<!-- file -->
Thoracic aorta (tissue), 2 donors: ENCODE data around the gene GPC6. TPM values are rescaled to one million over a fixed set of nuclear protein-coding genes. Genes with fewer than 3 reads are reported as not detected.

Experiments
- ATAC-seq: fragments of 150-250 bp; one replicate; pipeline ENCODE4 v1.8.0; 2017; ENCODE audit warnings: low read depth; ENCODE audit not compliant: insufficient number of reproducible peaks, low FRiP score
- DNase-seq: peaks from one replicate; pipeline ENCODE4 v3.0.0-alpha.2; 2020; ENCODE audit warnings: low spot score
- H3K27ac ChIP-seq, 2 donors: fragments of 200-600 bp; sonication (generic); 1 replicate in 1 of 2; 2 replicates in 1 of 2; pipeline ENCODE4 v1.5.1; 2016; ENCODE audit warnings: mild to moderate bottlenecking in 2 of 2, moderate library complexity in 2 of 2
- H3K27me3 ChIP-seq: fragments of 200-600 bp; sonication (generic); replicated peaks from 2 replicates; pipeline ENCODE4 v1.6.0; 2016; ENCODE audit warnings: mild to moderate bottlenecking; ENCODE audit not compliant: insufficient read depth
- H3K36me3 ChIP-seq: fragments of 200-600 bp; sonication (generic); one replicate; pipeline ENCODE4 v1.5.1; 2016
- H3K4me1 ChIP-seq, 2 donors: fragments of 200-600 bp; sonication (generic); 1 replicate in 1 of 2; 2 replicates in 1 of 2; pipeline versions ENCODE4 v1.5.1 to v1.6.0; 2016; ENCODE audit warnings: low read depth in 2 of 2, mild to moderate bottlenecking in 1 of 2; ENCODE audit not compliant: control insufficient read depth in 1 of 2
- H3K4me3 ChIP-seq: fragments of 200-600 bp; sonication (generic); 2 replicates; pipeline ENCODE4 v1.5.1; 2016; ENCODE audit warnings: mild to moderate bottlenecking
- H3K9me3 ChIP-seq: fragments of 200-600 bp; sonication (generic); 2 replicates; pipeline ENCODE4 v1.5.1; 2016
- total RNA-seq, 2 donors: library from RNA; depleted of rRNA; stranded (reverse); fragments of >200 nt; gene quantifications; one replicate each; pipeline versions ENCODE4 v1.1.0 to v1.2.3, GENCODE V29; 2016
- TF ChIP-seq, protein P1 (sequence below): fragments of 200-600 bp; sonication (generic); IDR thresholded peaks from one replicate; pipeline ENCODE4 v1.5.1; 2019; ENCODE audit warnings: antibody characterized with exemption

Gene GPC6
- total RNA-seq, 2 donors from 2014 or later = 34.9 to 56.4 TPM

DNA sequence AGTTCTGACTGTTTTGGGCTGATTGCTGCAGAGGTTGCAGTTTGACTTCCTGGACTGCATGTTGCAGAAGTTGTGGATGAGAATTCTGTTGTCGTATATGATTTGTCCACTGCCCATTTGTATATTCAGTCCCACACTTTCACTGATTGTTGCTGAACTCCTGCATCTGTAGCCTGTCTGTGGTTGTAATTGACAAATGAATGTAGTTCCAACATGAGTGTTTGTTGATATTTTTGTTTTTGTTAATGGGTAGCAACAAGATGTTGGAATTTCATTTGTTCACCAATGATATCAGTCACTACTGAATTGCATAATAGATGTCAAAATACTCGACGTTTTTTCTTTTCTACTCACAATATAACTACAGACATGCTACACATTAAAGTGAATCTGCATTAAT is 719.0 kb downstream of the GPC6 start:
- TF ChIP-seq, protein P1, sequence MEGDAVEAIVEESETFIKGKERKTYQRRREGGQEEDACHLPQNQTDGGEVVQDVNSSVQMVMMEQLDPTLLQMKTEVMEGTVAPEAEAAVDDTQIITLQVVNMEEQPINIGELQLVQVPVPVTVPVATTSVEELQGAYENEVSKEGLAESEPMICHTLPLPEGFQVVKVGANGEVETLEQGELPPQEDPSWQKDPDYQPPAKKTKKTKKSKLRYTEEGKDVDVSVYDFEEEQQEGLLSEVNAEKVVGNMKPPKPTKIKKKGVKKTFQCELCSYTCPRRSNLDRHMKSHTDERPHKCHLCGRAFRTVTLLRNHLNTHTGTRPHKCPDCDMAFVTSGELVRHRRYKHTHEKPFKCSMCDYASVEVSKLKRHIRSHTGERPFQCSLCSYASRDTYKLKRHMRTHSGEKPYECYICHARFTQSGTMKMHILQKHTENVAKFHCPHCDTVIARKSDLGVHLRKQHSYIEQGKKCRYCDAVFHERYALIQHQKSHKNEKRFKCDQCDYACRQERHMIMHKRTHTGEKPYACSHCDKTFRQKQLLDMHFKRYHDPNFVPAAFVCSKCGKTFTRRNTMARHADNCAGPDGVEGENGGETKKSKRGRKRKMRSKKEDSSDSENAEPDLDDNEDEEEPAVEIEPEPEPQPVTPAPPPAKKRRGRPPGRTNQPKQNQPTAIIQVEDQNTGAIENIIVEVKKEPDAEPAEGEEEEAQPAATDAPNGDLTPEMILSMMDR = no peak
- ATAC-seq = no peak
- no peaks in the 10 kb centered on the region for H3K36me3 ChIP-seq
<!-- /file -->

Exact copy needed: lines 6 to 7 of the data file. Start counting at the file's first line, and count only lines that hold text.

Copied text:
- H3K27me3 ChIP-seq: fragments of 200-600 bp; sonication (generic); replicated peaks from 2 replicates; pipeline ENCODE4 v1.6.0; 2016; ENCODE audit warnings: mild to moderate bottlenecking; ENCODE audit not compliant: insufficient read depth
- H3K36me3 ChIP-seq: fragments of 200-600 bp; sonication (generic); one replicate; pipeline ENCODE4 v1.5.1; 2016